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Q: What is the best way to find a co-founder? We have
tried matchmaking co-founder websites, along with networking, but
I can't find somebody who is really committed. What else is out
A: This is a tough question, as there is no easy answer. Before I offer up suggestions, ask yourself if you really need a co-founder.
If you are seeking a technical co-founder, because you don't have those skills, you could consider teaching yourself how to code. It is not as insurmountable as most fear. Plus, it empowers you to engage with your technical team, as you hire and build.
That being said, if you do need a co-founder for another skill set, you don't have the time to learn to code or you are just looking for someone to help make decisions, here are a few things to consider:
If you are in a major city, especially one with a growing tech community, there are regular events centered around finding co-founders. Go to meetups, startup-cocktail hours, meet people who are a part of accelerators and get involved. Also, collaborating with people you meet on projects can lead to opportunities that didn’t present themselves before.
Compatibility is key.
When looking for a co-founder, the most important attribute is compatibility. Some companies last longer than marriages, so you do not want to be joined at the hip with someone you can't get along with or won't pull her own weight. A great way to make sure it will be a good fit, is try each other out. Before signing away equity, see how well you both work together on projects and day-to-day tasks.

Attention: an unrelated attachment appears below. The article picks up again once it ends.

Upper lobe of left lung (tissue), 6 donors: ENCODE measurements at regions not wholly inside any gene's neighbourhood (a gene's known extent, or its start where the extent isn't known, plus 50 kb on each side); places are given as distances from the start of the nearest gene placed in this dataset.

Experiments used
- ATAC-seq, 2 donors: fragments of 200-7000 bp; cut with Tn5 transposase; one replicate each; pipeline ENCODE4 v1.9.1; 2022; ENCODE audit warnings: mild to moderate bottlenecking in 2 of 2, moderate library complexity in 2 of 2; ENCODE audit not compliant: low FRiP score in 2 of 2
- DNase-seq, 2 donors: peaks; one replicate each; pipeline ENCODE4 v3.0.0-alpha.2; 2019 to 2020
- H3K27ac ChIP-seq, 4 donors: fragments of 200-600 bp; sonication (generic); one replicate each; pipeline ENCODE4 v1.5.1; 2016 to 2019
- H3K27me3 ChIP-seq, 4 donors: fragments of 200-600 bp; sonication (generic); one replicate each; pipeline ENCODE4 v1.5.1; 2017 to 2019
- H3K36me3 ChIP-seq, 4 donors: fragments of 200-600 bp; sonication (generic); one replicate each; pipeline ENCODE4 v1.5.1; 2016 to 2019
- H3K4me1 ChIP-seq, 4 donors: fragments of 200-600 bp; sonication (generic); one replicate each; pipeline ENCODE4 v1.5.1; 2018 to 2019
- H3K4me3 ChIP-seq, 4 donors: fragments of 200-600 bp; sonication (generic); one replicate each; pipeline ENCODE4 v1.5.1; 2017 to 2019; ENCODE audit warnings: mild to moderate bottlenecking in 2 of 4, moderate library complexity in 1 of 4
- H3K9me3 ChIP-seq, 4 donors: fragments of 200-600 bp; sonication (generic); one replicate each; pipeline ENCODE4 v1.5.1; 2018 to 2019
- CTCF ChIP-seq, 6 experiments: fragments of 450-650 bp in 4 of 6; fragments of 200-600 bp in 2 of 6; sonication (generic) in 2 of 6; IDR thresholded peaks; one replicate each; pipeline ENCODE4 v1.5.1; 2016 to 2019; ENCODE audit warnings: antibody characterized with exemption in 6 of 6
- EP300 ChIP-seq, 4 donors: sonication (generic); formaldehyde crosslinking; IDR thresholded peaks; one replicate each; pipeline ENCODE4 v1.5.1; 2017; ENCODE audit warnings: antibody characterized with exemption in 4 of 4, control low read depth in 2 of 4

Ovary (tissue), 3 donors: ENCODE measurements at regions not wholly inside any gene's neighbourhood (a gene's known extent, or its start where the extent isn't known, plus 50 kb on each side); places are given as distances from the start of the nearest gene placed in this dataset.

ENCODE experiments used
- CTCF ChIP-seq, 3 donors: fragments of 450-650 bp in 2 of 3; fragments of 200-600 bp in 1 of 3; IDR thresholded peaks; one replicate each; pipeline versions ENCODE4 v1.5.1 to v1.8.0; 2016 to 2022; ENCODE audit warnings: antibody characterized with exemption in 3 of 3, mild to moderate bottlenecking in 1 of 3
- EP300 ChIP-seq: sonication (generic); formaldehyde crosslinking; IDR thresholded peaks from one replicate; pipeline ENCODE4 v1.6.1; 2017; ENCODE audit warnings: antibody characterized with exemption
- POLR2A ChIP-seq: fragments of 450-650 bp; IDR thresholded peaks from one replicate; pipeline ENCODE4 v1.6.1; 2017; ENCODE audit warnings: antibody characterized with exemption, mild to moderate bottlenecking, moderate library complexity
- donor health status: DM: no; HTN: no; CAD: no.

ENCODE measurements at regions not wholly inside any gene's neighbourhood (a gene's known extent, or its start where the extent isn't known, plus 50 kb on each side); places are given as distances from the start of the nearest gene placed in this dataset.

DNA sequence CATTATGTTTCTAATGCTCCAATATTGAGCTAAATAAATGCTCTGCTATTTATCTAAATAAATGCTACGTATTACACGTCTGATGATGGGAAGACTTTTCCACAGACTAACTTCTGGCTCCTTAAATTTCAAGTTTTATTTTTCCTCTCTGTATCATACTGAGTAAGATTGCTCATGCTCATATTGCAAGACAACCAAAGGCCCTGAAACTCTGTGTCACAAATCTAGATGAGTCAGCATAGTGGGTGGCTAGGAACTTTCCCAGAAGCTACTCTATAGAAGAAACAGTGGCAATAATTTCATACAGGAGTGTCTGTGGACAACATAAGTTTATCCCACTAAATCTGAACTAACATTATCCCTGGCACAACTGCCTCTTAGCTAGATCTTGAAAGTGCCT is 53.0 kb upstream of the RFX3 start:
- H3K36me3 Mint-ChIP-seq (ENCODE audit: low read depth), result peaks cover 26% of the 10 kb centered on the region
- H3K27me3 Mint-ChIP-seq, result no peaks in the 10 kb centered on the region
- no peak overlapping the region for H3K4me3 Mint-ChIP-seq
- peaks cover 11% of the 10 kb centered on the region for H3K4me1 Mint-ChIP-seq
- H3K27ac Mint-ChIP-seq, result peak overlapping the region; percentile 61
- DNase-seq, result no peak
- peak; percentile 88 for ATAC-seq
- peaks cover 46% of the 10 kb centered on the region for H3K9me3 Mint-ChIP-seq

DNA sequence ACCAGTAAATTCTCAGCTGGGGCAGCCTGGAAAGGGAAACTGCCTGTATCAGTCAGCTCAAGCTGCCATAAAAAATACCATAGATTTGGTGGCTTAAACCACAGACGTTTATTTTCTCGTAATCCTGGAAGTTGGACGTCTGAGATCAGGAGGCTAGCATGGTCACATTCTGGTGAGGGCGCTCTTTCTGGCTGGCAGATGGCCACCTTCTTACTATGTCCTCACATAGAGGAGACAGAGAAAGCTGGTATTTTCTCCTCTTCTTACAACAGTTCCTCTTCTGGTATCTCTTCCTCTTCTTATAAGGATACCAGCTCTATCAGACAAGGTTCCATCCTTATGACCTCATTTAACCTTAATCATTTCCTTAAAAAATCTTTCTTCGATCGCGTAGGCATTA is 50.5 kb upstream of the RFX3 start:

Be straight up about equity.
You need to think about how much of the company you want to give to your co-founder, and make sure you have those conversations early on with her. There is no single infallible formula when determining how much equity to give. No matter what that number you choose, it’s pivotal to have frank and honest discussions. Otherwise, you may run into problems down the road.
Related: How to Manage Your Business Partner
Keep in mind vesting schedules.
When you offer a co-founder, or anyone equity, you are giving this person a share (stock options) of the company. This person doesn't receive the options immediately, but rather on a vesting schedule -- they receive a little bit the first year, more the second year and so on.
Startup shares usually vest over a period of four years, which means that you (and your co-founder) are making a long-term commitment. But keep in mind, those four years can go by quickly. In some cases, co-founders may wish to part ways once their equity is fully vested. It is important to be aware of all of those dynamics.
Just like finding the perfect spouse or partner, seeking out the right co-founder is tough. It's imperative to be social, get yourself out there and know that the first person you meet with may or may not be the perfect fit.
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